People born around 1870 started writing rather extreme music. I especially note three composers born almost in the same year: Rachmaninov (1873-1944), Reger (1873-1916) and Scriabin (1872-1915). It's interesting that the last two of them died around the same age. The first two wrote analogous things, Rachmaninov for the piano and Reger for the organ: pieces that were trying to crush too many notes at once in an attempt to render some overly important things into music. Rachmaninov was a good pianist while Reger wasn't a good organist, and it showed. However, I am sure Rachmaninov would not have enjoyed the present worldwide fame had he died at the same age as the other two guys instead of moving to the US and essentially becoming a concert pianist and conductor instead of writing any new music. Scriabin, unlike his college-mate Rachmaninov, underwent a radical change of compositional style around 1905, and another one around 1910; had Scriabin been less insane or had he lived longer, the world, or rather, the whole Universe, would have been changed forever and irrevocably (or so he believed).

Then there were Debussy and Ravel, the "impressionists". Debussy primarily concentrated on composing long and fascinating French titles to his very short piano pieces, Ravel, on the other hand, admitted to not being able to "compose any new notes" but nevertheless had a big success after doing some exercises in orchestration.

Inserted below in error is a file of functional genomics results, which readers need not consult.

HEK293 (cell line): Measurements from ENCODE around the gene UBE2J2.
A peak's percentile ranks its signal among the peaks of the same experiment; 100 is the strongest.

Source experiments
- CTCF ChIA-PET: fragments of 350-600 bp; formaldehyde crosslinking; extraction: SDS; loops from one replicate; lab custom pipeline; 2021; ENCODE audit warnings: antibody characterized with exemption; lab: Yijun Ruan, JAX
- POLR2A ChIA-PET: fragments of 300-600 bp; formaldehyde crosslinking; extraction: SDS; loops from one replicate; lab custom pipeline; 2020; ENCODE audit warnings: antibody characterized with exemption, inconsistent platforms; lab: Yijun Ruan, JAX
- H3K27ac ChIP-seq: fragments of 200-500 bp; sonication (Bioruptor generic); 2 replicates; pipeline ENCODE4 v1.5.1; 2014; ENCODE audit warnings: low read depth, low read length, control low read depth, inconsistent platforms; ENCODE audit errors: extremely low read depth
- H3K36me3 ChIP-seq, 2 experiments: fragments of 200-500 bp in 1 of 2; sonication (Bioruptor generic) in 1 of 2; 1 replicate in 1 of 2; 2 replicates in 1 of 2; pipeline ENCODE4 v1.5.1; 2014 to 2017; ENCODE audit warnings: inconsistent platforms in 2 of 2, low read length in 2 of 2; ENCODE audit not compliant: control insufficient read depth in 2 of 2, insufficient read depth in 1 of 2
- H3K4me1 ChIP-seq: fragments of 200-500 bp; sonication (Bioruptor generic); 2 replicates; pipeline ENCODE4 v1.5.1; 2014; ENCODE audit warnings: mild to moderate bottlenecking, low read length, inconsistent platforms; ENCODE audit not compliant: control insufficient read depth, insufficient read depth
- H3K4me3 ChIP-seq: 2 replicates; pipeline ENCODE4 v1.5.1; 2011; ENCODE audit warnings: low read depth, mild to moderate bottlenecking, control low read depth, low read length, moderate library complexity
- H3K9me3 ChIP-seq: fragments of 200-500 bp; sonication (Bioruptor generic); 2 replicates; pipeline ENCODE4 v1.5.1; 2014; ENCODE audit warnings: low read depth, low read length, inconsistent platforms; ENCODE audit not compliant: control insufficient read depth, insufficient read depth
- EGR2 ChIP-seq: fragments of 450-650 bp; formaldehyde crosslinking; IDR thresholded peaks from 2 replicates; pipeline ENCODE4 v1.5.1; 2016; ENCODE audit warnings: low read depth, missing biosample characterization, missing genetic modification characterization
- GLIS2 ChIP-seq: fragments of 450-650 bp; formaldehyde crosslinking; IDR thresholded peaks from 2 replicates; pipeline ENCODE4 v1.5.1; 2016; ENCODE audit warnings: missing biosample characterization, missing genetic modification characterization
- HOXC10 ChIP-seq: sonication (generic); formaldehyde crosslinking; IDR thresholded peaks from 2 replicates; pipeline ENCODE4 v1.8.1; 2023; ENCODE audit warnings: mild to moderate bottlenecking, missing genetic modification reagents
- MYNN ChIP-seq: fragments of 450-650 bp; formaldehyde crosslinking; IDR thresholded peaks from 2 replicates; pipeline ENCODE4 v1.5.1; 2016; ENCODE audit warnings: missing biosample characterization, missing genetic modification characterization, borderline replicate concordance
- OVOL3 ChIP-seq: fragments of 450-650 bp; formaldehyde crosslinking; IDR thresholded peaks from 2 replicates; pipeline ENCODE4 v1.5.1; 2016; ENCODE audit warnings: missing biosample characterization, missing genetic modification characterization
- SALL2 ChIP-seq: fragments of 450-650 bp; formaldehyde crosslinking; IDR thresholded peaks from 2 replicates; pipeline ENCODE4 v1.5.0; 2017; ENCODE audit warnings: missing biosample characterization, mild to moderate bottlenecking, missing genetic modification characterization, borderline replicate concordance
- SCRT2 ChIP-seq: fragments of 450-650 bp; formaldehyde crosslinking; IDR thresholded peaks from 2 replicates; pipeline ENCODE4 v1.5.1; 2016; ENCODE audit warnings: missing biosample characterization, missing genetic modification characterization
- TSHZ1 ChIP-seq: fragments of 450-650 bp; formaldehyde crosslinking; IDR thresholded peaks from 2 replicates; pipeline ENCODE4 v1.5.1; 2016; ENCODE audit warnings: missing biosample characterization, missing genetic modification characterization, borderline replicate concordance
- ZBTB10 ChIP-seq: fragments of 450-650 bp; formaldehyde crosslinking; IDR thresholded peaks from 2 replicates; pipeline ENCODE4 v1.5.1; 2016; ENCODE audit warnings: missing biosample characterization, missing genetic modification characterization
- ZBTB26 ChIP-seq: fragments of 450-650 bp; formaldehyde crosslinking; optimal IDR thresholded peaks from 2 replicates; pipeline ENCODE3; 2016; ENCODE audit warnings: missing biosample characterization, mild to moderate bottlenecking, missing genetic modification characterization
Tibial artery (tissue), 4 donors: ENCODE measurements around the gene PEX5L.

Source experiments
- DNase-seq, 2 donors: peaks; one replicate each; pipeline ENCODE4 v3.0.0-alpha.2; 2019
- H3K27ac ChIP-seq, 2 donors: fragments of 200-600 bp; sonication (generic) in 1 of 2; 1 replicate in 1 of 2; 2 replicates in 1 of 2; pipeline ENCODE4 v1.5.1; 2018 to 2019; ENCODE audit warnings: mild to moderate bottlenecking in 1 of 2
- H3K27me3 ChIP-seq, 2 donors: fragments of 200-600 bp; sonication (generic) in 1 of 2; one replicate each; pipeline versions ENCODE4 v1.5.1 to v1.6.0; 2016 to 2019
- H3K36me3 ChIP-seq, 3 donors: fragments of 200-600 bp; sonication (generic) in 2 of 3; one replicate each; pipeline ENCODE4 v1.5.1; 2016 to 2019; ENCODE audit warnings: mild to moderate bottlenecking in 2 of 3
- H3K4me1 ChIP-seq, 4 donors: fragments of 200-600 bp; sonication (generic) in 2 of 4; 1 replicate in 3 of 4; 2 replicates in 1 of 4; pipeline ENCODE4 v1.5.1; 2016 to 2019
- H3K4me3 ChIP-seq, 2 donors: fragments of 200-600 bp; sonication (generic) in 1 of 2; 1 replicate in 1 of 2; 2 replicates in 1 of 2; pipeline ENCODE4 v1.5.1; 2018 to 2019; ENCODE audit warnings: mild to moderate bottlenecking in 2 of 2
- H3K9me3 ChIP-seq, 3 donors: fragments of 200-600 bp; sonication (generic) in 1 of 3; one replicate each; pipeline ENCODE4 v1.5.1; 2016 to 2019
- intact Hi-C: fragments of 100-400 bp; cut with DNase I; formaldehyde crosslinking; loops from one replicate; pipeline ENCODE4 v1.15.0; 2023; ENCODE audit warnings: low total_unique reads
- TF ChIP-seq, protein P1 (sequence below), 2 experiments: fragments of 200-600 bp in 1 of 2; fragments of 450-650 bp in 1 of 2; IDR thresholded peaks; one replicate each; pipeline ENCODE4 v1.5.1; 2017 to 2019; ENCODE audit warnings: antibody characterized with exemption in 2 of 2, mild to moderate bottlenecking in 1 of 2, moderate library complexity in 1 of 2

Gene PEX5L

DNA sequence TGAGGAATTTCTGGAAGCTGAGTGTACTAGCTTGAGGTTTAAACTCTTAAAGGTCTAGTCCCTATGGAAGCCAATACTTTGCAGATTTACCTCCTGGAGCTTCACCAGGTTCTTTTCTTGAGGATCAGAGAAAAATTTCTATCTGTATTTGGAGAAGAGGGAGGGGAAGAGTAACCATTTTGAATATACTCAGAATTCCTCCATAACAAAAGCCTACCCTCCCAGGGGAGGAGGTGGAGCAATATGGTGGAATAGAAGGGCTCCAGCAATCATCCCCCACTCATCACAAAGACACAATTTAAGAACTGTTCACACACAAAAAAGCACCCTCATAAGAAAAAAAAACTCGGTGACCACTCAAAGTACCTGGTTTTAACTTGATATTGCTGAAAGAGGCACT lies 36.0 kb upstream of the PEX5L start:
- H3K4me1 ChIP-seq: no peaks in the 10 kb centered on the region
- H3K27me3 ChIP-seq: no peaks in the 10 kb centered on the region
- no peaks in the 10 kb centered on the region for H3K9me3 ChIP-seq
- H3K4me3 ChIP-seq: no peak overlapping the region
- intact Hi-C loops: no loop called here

Thereafter, music could never remain as it was before. Well, it did for some diehard old-timers like Tschaikovsky (a big producer of chocolate au lait colored candy-music) but they don't count.

Early modernism

If people born in the 1870s started a stir, then the composers born in the 1880s smelled the fresh wind and turned things pretty much upside down. Take Prokofiev, for example: he had his first two piano concertos written before his Moscow Conservatoire graduation, and he chose the least offensive of the two but still gets bad credit for composition. Apparently, the stuff was too strong for people like Rimsky-Korsakov on the jury, while the musical critics of the 1920s were at a loss to find words to relate their disgust with this new music of the "steel-fingered" enfant terrible. Stravinsky started off pretty much in the same fashion: make it loud, make it harsh. The German atonal or dodecaphonic school, made up mostly of people with "berg" in their name (such as Schoenberg or just plain Berg) seemed to completely kick the notion of traditional harmony out of the window, offering instead delicately shaped sounds superficially similar to the noise of a door creaking. What a blow to Mahler. But it all was actually just a ruse: at heart, the newcomers remained true to classical musical ideas and ideals. The dusting of piano keys, the onslaught of steel hordes, and the door noise were performed on traditional instruments with lots of classical expression.